Schedule your flights to arrive early morning in Cebu and depart in the late evening to maximise your island time
Try a night dive at the Lighthouse dive site for a chance to witness the mating ritual of mandarinfish
For an evening away from your resort, try Ristorante Angelina for some great Italian food and a bottle of wine
Malapascua Island is located in the heart of the Visayan Sea, just a 45-minute boat ride from the northern tip of Cebu. The island first attracted tourists keen to spend some time on its white sand beaches, but from the early 1990’s onwards a few intrepid explorers started to explore Malapascua’s dive sites and discovered the thresher sharks at Monad Shoal. The diving industry on the island has grown ever since.
Malapascua’s shark diving and exciting variety of dive sites makes it a ‘must’ for anyone exploring the area. Divers can base themselves on Malapascua to dive Gato Island and encounter the thresher sharks at Monad Shoal, then explore other locations in and around Cebu itself, including Moalboal on the west coast, Panglao over on Bohol and Dumaguete on Negros.
How to get to Malapascua
Local authorities have recently banned transfers to the island after sunset, so you’ll need to fly into Mactan Cebu International Airport as early as possible to give yourself enough time to get to Malapascua in one day. If a morning arrival is not possible, we recommend staying overnight in Cebu City itself rather than at Maya, where the boats to Malapascua depart from, as you’ll have a much better range of hotels to choose from.
Although you can take public transport all the way to the island, we recommend letting your resort or dive centre do the hard work and arranging the transfers for you!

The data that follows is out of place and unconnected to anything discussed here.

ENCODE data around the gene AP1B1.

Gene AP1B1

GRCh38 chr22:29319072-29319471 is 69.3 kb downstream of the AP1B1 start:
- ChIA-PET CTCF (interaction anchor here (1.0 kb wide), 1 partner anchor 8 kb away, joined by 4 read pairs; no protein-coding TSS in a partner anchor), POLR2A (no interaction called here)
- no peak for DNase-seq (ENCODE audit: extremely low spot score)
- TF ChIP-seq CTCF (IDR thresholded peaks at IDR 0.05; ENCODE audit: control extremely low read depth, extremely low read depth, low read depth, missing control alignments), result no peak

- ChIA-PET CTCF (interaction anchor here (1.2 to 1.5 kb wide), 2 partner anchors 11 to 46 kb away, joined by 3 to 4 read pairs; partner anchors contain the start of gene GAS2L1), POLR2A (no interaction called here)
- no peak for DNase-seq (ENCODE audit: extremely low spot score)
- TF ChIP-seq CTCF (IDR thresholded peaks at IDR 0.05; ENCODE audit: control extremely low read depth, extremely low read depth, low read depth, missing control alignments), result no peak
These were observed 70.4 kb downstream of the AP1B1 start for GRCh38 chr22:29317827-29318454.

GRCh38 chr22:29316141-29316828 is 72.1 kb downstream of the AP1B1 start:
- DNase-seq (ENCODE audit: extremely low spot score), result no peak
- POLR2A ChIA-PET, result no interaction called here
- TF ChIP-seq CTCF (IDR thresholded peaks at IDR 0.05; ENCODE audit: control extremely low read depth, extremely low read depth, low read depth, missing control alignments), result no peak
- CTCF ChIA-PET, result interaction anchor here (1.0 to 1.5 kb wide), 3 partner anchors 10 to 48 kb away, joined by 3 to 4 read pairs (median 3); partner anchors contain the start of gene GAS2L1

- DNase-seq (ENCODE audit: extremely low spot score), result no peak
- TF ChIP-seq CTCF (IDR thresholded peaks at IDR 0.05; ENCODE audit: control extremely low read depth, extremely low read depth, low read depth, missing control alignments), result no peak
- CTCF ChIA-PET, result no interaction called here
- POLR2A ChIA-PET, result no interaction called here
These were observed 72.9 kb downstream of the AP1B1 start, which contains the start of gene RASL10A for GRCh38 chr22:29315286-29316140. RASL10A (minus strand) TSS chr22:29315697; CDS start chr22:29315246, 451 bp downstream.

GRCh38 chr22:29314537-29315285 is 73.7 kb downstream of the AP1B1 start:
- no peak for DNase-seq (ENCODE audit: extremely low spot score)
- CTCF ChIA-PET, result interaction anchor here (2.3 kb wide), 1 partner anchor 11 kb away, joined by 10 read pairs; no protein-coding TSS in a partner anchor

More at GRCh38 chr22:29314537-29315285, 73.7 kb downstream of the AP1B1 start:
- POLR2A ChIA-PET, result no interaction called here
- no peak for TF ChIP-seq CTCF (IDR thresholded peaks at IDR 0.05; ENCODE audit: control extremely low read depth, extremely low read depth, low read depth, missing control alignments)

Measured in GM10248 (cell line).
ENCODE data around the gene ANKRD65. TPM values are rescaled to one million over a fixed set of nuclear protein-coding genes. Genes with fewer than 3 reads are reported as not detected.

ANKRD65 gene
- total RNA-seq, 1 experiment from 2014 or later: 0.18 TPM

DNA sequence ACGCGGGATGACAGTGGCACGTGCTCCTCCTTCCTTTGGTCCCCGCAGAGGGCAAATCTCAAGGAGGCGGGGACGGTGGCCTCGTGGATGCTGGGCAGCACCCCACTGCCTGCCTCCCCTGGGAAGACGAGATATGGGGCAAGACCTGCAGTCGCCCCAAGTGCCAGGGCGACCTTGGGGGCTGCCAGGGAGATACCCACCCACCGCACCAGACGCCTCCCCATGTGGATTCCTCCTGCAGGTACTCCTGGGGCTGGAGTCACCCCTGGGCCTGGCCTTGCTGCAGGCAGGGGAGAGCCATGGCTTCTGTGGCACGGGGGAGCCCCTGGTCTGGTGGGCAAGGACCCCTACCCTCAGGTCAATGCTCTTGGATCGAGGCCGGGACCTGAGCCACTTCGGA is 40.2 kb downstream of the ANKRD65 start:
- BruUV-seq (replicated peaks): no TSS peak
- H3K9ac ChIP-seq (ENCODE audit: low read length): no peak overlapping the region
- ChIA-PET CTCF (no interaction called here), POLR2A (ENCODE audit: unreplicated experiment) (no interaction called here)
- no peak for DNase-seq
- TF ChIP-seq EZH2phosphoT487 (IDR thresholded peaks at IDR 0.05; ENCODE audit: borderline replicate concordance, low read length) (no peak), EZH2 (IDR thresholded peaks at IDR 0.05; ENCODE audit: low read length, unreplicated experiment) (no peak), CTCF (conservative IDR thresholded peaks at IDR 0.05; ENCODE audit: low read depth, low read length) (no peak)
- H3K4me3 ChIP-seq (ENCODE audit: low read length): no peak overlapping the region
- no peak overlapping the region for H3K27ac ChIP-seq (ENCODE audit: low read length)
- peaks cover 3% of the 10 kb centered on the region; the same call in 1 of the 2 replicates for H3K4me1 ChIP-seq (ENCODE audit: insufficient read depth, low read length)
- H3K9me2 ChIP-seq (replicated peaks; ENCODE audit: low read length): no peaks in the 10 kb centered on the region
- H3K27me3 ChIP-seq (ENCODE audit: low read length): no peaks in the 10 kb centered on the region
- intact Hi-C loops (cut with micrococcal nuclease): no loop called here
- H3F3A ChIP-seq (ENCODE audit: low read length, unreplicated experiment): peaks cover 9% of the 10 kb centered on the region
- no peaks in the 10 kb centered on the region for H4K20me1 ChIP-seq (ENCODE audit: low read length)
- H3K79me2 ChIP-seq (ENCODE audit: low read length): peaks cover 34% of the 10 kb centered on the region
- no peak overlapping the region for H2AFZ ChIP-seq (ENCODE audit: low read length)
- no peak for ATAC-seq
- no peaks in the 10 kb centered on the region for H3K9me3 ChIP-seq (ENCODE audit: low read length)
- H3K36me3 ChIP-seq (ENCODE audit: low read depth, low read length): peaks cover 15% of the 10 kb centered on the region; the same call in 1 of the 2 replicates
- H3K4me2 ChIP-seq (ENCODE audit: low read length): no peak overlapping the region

Where to stay
Malapascua’s resorts and dive centres range from tiny homestays to mid-sized resorts, most of which are located along Bounty Beach. The island is tiny - just 2.5km long - and you can easily explore on foot or motorbike. In fact, the diving and beaches are accessible from wherever you stay so pick a place that matches your budget and your style - Malapascua has something for everyone. The scuba diving rates in Malapascua are very similar no matter where you stay.
Seasons and weather
Malapascua’s thresher sharks are seen year round, so the decision as to when to visit should be based on the weather and seasons, as well as how busy the island is with other tourists. The high season between December and April has much less rain, but there are more people and higher prices. The temperatures peak between March and May making it the best time of year for diving, weather and a good social scene.
Storms can occur at any time of the year, but the low season between July and December is the worst for bad weather associated with typhoons that tend to strike the Philippines to the north. However, bad weather can be hard to predict and in any case, is normally quite short lived.
It’s worth noting that the thresher sharks can be shy, so during peak times around major holidays such as Christmas, New Year, Chinese New Year, Easter, and Thai New Year when there are more divers in the water, the sharks can be harder to spot.